Vietnamese ‘Adult’ Apps on Google Play Open Gate to SMS Trojans

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Malware related to short message services occupies a large portion of today’s Android malware families. These include premium SMS fraud and SMS spying. Such SMS-based malware apps are actively distributed via unofficial or malicious app stores, but it is rare to find them on Google Play, the world’s largest official Android app store. Nonetheless, we have recently seen SMS Trojans on Google Play.

McAfee has found on Google Play two adult-oriented apps in Vietnamese that download a malicious SMS Trojan app impersonating RealPlayer. The malware comes from a remote server and persuades careless users to install and activate it as a DeviceAdmin app.

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Figure.1: Malicious apps on Google Play that download an SMS Trojan.

These apps look like adult-content viewers, yet at installation they request excessive permissions that are unnecessary for this kind of viewer app.

Just after launch, they show a dialog offering to download the latest RealPlayer app for viewing adult movies in HD resolution. The malware downloads RealPlayer.apk if the user accepts.

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Figure.2: The dialog to trick users into downloading and installing a fake RealPlayer.

After installation, the user is prompted to accept the first app’s update because the downloaded app also has the same package name as the one that initiated the download.

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Figure.3: The confirmation dialog to update the original app with the downloaded one.

The downloaded app also requests excessive permissions, including SMS-related ones. It requests users to activate it as a DeviceAdmin app. It tries to persuade users by saying “Your boss told you to do this,” although that doesn’t really sound very persuasive. Finally it removes its app icon from home screen to make it invisible to the user.

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Figure 4: The confirmation dialog to activate the fake app as a DeviceAdmin.

The downloaded app, which still claims to be RealPlayer, does not allow users to view adult movies in HD. Instead it registers several broadcast receivers triggered by the completion of the device’s boot sequence, adds or removes packages and SMS receipts, and invokes background services that communicates with its control server via HTTP, as seen in typical SMS Trojans on Android.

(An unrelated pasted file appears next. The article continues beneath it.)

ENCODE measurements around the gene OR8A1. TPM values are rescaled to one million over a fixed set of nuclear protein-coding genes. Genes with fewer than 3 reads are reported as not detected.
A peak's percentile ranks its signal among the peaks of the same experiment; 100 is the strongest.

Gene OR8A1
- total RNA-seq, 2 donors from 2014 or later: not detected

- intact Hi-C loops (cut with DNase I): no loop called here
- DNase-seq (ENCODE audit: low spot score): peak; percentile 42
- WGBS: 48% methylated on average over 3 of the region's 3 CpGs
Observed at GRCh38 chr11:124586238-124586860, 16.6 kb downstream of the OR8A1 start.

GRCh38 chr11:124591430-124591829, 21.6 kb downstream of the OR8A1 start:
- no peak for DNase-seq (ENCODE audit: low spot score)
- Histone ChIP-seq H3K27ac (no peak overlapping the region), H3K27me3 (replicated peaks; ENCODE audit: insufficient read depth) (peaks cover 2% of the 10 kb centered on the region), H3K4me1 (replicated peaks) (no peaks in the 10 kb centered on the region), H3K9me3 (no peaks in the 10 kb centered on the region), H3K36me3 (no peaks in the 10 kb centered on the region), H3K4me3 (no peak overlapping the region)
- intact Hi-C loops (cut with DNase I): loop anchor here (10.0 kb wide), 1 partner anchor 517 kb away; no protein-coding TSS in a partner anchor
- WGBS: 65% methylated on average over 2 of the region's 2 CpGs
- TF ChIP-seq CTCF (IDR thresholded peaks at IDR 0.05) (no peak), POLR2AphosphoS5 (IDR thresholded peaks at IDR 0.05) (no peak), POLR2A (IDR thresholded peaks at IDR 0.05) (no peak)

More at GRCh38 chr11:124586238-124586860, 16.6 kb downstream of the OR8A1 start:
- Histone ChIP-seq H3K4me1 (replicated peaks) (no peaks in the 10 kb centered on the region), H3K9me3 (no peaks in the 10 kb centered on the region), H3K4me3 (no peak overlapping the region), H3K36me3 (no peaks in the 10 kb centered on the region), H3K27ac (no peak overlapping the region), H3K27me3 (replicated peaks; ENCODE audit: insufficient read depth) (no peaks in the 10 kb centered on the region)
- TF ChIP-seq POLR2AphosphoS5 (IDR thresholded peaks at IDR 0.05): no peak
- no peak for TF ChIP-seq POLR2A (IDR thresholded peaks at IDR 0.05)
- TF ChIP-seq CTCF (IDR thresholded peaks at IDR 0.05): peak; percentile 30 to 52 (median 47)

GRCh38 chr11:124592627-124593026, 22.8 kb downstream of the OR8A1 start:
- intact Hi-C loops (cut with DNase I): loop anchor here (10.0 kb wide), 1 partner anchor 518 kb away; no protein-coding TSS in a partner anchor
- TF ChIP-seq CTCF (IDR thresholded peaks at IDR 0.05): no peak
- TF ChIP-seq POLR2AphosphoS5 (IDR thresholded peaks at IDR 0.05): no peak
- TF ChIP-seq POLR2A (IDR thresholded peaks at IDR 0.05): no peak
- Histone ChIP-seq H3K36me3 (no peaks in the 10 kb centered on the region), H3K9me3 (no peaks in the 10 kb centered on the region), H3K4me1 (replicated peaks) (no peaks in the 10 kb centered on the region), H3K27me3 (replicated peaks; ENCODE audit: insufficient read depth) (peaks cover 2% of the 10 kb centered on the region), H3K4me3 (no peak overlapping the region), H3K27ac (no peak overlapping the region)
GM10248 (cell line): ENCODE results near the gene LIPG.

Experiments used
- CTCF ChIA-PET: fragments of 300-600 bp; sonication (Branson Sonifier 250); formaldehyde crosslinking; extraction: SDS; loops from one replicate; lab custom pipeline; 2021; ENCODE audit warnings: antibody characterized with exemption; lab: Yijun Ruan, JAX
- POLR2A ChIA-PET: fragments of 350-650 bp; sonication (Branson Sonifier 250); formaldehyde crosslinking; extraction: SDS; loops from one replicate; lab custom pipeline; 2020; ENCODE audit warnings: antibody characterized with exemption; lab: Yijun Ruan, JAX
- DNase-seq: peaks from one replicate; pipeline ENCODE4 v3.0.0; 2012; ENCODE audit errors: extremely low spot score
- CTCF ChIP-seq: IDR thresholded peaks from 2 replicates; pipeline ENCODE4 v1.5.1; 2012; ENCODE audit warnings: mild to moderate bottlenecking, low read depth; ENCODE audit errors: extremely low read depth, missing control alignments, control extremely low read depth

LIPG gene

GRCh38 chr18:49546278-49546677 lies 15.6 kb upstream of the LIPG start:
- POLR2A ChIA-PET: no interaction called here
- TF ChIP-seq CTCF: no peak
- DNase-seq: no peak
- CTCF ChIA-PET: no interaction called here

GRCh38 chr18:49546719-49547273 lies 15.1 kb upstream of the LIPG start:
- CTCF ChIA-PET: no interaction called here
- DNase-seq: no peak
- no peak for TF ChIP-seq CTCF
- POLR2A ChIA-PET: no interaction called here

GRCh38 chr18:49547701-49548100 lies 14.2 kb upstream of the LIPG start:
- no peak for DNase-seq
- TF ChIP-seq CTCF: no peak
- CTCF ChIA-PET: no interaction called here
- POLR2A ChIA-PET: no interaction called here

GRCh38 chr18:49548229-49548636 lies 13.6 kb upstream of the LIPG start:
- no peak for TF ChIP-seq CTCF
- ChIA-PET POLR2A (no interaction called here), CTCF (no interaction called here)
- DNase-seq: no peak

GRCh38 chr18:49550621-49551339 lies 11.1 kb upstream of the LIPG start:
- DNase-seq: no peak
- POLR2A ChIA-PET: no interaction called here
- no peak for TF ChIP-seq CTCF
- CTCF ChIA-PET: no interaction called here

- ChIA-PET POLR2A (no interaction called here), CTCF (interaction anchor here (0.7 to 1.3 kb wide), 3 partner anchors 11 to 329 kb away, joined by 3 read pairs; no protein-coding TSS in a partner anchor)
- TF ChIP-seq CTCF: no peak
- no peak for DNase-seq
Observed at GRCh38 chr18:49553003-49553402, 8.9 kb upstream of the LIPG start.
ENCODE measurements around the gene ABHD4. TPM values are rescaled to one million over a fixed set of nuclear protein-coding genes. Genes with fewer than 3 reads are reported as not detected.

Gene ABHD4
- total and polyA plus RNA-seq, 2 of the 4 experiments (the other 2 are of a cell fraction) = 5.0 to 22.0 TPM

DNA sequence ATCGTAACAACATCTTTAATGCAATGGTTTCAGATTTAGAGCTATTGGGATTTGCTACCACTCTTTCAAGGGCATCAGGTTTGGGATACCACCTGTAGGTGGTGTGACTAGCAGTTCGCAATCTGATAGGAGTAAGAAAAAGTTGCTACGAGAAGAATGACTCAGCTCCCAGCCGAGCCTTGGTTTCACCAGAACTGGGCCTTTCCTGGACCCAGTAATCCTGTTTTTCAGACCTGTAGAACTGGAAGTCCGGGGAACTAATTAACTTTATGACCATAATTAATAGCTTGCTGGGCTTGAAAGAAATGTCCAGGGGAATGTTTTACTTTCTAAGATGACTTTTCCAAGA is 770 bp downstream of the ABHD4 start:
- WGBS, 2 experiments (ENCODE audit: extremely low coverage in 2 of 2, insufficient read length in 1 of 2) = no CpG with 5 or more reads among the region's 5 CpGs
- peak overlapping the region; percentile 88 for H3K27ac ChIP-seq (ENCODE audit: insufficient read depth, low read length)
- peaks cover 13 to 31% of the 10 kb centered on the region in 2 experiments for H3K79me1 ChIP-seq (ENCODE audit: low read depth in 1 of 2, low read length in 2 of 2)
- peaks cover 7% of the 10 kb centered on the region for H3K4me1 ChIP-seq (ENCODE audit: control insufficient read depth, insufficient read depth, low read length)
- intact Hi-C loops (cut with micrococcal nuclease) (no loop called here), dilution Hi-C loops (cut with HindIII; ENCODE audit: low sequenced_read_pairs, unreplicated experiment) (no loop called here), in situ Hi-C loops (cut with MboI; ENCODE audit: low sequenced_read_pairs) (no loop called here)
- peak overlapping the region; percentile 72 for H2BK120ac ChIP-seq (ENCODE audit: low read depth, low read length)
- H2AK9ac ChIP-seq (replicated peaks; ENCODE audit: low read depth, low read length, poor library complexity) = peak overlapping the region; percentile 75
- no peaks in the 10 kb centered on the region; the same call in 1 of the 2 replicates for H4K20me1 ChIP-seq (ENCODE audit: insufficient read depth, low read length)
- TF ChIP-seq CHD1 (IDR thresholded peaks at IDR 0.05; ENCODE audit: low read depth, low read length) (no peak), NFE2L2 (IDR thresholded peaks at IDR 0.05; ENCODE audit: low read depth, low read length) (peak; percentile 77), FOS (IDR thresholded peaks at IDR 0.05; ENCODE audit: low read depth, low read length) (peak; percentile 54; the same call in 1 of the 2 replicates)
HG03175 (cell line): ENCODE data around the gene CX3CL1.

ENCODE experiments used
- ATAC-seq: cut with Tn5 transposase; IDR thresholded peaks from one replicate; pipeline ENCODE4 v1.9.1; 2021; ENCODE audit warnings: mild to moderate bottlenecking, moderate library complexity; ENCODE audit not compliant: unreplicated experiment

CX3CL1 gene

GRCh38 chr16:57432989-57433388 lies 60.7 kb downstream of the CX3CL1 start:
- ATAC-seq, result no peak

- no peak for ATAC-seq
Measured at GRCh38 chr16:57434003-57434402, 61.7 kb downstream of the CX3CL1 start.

The app contains the following features:

  • Sends SMS messages to a phone number with a text message, both specified in the command from the server.
  • Updates the app by downloading the new app package, based on the device’s IMEI and the app package version.
  • Discards SMS message received from a predefined set of phone numbers.
  • Disables and enables these activities, based on server requests.

The app does nothing special as a DeviceAdmin for now because the current implementation is empty. So it just makes users take extra steps to disable it when uninstalling. However, the Trojan could be updated to a more malicious version at the server’s request.

Installing this malware and others distributed from outside Google Play can be easily blocked if users disable the “installation of apps from unknown sources” option in the device settings. Users need to be very careful about installing apps, especially when they request more permissions than their expected features warrant.

We should be wary of social engineering techniques to drop malware, even the process is initiated by apps on Google Play.

McAfee Mobile Security detects these malicious apps as Android/PhimSms.A and Android/PhimSmsDropper.A.

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